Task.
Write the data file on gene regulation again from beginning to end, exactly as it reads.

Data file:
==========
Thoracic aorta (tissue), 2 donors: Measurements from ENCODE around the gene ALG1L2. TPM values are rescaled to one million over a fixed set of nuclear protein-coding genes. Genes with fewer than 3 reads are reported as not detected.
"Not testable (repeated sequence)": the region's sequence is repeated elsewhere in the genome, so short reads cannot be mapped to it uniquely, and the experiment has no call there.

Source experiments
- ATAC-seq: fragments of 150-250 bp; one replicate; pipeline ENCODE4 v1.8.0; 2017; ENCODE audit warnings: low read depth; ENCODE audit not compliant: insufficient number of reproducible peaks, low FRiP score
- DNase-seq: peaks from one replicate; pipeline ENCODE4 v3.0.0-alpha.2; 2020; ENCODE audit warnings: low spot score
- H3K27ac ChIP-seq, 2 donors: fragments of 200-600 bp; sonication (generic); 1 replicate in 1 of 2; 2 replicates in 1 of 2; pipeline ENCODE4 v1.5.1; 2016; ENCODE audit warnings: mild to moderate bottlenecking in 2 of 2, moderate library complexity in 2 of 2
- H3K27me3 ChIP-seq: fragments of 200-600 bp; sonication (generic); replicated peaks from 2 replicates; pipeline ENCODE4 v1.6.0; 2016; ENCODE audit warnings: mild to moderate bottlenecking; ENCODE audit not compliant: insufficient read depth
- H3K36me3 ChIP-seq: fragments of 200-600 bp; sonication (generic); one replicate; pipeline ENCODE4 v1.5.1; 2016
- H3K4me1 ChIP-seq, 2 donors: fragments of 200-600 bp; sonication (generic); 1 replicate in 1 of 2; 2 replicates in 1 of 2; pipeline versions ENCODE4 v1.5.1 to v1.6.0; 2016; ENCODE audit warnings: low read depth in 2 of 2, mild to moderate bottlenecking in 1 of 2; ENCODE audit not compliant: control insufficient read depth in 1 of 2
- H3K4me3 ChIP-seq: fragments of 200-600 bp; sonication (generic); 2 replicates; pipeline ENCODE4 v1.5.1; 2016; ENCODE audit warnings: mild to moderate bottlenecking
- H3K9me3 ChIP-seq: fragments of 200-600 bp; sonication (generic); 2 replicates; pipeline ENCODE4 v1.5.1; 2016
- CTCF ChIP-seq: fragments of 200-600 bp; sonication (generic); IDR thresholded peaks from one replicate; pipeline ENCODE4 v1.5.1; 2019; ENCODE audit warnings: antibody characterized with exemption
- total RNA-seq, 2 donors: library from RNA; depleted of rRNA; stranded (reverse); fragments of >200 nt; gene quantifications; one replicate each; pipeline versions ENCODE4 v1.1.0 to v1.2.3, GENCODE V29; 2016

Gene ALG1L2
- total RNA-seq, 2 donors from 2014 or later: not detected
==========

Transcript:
Thoracic aorta (tissue), 2 donors: Measurements from ENCODE around the gene ALG1L2. TPM values are rescaled to one million over a fixed set of nuclear protein-coding genes. Genes with fewer than 3 reads are reported as not detected.
"Not testable (repeated sequence)": the region's sequence is repeated elsewhere in the genome, so short reads cannot be mapped to it uniquely, and the experiment has no call there.

Source experiments
- ATAC-seq: fragments of 150-250 bp; one replicate; pipeline ENCODE4 v1.8.0; 2017; ENCODE audit warnings: low read depth; ENCODE audit not compliant: insufficient number of reproducible peaks, low FRiP score
- DNase-seq: peaks from one replicate; pipeline ENCODE4 v3.0.0-alpha.2; 2020; ENCODE audit warnings: low spot score
- H3K27ac ChIP-seq, 2 donors: fragments of 200-600 bp; sonication (generic); 1 replicate in 1 of 2; 2 replicates in 1 of 2; pipeline ENCODE4 v1.5.1; 2016; ENCODE audit warnings: mild to moderate bottlenecking in 2 of 2, moderate library complexity in 2 of 2
- H3K27me3 ChIP-seq: fragments of 200-600 bp; sonication (generic); replicated peaks from 2 replicates; pipeline ENCODE4 v1.6.0; 2016; ENCODE audit warnings: mild to moderate bottlenecking; ENCODE audit not compliant: insufficient read depth
- H3K36me3 ChIP-seq: fragments of 200-600 bp; sonication (generic); one replicate; pipeline ENCODE4 v1.5.1; 2016
- H3K4me1 ChIP-seq, 2 donors: fragments of 200-600 bp; sonication (generic); 1 replicate in 1 of 2; 2 replicates in 1 of 2; pipeline versions ENCODE4 v1.5.1 to v1.6.0; 2016; ENCODE audit warnings: low read depth in 2 of 2, mild to moderate bottlenecking in 1 of 2; ENCODE audit not compliant: control insufficient read depth in 1 of 2
- H3K4me3 ChIP-seq: fragments of 200-600 bp; sonication (generic); 2 replicates; pipeline ENCODE4 v1.5.1; 2016; ENCODE audit warnings: mild to moderate bottlenecking
- H3K9me3 ChIP-seq: fragments of 200-600 bp; sonication (generic); 2 replicates; pipeline ENCODE4 v1.5.1; 2016
- CTCF ChIP-seq: fragments of 200-600 bp; sonication (generic); IDR thresholded peaks from one replicate; pipeline ENCODE4 v1.5.1; 2019; ENCODE audit warnings: antibody characterized with exemption
- total RNA-seq, 2 donors: library from RNA; depleted of rRNA; stranded (reverse); fragments of >200 nt; gene quantifications; one replicate each; pipeline versions ENCODE4 v1.1.0 to v1.2.3, GENCODE V29; 2016

Gene ALG1L2
- total RNA-seq, 2 donors from 2014 or later: not detected